The Friday Fillip

As the globe shrinks (the name for a new soap opera?), we’re challenged more and more to speak in unfamiliar tongues. And the problem becomes getting that chunky or deceptive bit of foreign prose out of our mouths with something less than extreme prejudice. How do you say Löwenbräu, risotto, Lech Wałęsa, Eyjafjallajökull, or even Советских, come to that? Heck, most of us can’t even say Moscow properly in English.

You might be adept at decoding IPA, the international phonetic alphabet — and there’s a good argument we all should be — in which case you can learn fairly easily from your handy phrase book that it’s [ˈløːvənbʁɔʏ] and not [ˈloʊ.ənbraʊ]. But that’s not going to cut it for most of us most of the time.

Forvo to the rescue, with its boast of 495,719 recorded pronunciations in 240 languages: it’s , , , and . (Eyjafjallajökull? Language Log does a huge number on this.)

If you simply want to hear Catalan or Tibetan or Ojibwa, you can go to a language page and “play” the words you find there. There’s no translation, mind you: but that makes sense, given that each word would need 240 translations; and it’s okay because there’s an app for that, doubtless. Should you happen to be skilled in Basque or Igbo or any of the globe’s thousands of languages, you can contribute pronunciations or even become an editor.


  1. This is fascinating, Simon, as are all the fillips. However, it is sometimes hard to know whether the word of foreign origin has become sufficiently naturalized that the proper pronunciation is according to English rules.

    We don’t, when speaking English, pronounce the capital of France as Pareee, though the spelling does not change from the French. I would say that risotto is an English word now, and we don’t need to try an Italian pronunciation of the ‘r’ or of the double ‘t’.

    Sometimes the choices for transliterating words in languages with different writing systems can vary by country – the English and the American versions of ‘Al Quaeda’ are different. Likewise the transliteration done for French is different again. That does not mean that people speaking English (or French) on either side of the Atlantic should try to sound as if they are speaking Arabic when they say the word(s).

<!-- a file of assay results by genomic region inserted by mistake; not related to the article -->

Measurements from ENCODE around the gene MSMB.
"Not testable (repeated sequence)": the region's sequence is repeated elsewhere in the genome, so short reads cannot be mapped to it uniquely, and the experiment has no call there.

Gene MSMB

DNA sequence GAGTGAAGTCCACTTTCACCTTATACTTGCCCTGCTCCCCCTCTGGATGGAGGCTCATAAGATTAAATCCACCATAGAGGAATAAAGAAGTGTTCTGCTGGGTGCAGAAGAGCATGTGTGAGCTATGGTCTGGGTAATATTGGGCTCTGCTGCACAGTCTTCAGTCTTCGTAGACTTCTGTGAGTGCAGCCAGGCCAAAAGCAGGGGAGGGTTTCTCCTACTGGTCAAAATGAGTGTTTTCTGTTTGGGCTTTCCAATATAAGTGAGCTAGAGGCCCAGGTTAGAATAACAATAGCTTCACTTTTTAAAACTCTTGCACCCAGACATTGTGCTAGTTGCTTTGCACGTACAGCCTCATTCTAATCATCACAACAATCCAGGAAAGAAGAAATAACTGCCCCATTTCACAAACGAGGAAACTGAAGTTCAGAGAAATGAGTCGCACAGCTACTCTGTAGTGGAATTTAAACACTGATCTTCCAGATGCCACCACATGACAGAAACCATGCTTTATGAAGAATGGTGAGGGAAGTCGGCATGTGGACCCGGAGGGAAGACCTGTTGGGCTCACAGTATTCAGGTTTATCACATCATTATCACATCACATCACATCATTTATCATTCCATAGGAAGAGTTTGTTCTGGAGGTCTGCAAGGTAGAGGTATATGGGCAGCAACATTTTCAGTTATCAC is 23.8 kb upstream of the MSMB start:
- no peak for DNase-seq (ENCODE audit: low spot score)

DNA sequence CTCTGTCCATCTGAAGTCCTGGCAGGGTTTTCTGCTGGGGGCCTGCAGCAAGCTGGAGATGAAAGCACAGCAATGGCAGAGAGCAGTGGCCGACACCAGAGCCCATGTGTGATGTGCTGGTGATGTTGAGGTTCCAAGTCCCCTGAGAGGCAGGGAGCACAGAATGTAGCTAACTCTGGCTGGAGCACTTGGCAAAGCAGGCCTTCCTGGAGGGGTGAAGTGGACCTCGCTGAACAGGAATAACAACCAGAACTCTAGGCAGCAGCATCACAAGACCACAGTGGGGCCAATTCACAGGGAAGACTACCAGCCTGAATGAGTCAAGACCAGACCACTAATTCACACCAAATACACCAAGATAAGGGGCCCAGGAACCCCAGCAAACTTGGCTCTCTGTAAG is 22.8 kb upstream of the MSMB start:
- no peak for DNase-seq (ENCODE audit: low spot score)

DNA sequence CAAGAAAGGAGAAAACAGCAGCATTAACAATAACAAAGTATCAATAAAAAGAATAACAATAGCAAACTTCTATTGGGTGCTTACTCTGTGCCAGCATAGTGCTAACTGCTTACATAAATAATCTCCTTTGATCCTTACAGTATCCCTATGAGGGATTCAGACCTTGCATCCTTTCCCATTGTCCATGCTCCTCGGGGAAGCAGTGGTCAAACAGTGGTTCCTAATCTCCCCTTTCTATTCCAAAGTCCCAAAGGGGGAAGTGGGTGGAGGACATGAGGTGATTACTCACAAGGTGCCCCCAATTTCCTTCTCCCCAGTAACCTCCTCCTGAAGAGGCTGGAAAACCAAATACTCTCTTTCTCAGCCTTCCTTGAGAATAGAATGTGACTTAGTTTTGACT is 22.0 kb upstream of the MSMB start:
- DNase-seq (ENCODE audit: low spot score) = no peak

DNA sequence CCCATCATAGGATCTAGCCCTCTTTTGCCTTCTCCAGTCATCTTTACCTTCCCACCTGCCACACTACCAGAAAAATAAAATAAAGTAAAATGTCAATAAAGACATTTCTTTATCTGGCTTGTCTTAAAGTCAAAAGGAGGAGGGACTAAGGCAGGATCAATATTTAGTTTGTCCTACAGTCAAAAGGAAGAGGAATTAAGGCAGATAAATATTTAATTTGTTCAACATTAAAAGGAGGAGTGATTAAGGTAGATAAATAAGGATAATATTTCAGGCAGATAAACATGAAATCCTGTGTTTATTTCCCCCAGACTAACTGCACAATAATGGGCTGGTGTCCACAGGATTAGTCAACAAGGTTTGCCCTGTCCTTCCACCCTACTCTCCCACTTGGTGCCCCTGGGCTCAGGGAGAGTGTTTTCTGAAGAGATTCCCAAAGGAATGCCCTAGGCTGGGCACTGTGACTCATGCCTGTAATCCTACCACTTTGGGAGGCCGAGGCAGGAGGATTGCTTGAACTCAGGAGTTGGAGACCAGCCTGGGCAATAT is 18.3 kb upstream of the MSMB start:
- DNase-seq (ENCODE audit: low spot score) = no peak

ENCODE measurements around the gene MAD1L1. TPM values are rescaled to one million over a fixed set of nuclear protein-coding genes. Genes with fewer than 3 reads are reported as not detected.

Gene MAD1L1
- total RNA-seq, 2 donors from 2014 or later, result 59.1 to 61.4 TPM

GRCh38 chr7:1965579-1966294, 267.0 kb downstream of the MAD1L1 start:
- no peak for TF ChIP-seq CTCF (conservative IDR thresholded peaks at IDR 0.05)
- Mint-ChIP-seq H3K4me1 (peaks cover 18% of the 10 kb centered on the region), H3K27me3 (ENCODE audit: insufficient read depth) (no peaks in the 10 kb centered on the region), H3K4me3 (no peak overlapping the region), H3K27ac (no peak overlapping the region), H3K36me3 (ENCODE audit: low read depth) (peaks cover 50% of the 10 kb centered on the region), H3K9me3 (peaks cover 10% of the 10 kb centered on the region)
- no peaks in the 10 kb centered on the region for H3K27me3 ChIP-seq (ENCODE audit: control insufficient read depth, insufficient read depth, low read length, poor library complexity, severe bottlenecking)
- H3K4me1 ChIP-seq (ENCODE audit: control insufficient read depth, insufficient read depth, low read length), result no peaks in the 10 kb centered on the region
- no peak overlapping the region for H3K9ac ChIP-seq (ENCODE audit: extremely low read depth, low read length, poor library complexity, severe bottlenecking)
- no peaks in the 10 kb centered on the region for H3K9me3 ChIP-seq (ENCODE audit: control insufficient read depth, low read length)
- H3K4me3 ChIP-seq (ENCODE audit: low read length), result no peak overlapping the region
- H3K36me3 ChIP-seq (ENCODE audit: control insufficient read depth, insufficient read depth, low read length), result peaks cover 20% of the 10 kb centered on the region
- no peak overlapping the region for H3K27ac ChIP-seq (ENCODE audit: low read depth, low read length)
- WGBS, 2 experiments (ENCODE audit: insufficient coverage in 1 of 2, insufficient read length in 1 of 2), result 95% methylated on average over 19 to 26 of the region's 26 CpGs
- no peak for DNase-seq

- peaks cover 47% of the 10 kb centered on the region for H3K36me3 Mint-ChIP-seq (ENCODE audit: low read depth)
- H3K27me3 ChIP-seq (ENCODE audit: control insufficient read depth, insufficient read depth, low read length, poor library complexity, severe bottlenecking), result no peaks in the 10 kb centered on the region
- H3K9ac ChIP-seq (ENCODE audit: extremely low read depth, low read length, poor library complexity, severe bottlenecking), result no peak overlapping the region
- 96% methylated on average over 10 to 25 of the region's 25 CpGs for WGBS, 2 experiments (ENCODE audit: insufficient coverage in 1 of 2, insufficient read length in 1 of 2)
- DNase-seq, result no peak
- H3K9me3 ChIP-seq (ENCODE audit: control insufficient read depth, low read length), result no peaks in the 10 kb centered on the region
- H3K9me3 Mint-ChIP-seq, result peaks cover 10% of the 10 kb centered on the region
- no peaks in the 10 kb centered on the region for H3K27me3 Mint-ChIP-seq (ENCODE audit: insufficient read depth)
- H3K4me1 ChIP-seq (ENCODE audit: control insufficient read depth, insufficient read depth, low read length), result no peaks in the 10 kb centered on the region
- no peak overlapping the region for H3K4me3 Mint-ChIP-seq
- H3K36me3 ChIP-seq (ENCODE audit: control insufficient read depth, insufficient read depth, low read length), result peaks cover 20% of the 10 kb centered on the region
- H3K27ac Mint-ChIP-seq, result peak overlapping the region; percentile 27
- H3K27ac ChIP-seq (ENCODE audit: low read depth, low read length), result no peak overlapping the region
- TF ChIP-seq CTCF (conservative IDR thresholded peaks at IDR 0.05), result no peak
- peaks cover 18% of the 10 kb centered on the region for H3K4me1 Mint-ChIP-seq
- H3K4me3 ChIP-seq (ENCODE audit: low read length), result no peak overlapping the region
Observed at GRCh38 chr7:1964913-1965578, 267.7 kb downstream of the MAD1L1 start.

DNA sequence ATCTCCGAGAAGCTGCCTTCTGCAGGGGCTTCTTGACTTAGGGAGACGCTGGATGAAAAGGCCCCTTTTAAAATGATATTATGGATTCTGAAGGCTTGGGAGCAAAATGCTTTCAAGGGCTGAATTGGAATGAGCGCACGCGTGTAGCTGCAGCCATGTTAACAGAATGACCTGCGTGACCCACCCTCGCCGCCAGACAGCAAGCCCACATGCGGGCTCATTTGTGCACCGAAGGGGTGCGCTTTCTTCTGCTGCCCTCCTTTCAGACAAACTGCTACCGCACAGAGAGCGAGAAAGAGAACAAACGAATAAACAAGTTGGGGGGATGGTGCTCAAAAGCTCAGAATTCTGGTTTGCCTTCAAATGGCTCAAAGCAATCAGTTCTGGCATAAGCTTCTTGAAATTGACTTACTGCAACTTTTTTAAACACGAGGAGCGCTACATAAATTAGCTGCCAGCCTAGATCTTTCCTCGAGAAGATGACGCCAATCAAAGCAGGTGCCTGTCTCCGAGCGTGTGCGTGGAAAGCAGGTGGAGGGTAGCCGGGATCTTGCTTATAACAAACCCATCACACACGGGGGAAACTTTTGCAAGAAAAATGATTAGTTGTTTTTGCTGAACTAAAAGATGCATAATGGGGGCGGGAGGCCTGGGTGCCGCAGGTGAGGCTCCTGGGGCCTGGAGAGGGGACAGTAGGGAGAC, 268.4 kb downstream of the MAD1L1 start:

I find it mildly annoying to see Montreal written with an accent on the ‘e’ in an English text, as if English speakers or readers are supposed to pronounce it as if it were a French word. I think the same rule applies as for Paris.

    words can be denaturalized, too, as it were. When I was a good deal younger, the standard reference to the Quebec city between Montreal and Quebec was Three Rivers. Nowadays the very common form, even in speaking English in Ontario, is Trois Rivieres, pronounced more or less as in French, or at least recognized as a French word.

    Forvo sounds like an excellent service, but it will not be helpful in every circumstance. (Recall that lovely scene in Woody Allen’s Annie Hall where his character was struck by someone pronouncing the name of the Dutch painter as Van Gog not Van Go – though the former is closer to the Dutch and standard in French.)

  2. You’re right, John, about the Anglicized words. (Though even there it’s Mos-coe and not Mos-cow). But risotto is a pet peeve of mine, not so much for want of the lovely Italian consonants, but because of the “oh” of the second syllable instead of the short “o”; I think maybe it comes from people looking at my last name with its double d and saying “foe – den” even so. And my favourite example of oddly unnecessary translation is the Quebec’s Nouvelle Ecosse, as if it had to be “corrected” out of an English Nova Scotia.